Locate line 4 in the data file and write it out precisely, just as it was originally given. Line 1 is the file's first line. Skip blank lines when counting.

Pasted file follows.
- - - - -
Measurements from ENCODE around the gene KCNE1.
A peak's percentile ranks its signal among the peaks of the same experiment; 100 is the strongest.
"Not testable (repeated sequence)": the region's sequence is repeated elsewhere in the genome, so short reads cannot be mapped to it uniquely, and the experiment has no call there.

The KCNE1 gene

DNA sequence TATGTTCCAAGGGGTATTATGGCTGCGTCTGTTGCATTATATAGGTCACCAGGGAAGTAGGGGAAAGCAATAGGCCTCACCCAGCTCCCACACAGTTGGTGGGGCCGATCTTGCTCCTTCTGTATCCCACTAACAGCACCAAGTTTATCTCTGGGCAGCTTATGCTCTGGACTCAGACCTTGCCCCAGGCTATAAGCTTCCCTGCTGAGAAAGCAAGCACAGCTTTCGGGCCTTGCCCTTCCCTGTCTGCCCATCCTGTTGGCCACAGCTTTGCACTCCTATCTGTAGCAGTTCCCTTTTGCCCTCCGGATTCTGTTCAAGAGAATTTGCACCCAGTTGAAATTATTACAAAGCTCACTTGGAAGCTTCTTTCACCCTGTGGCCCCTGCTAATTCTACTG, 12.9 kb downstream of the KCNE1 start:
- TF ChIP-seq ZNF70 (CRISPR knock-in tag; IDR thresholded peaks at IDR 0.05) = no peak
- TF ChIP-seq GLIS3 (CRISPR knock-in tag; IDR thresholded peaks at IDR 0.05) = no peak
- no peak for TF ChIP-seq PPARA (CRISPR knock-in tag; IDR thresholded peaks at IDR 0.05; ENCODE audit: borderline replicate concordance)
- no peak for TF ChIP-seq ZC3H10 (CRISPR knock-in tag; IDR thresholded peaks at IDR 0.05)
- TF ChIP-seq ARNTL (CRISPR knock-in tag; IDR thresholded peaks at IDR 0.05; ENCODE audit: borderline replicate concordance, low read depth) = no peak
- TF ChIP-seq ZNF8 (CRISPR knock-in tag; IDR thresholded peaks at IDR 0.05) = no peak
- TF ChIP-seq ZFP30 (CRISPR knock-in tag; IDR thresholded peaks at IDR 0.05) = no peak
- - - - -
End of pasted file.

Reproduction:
The KCNE1 gene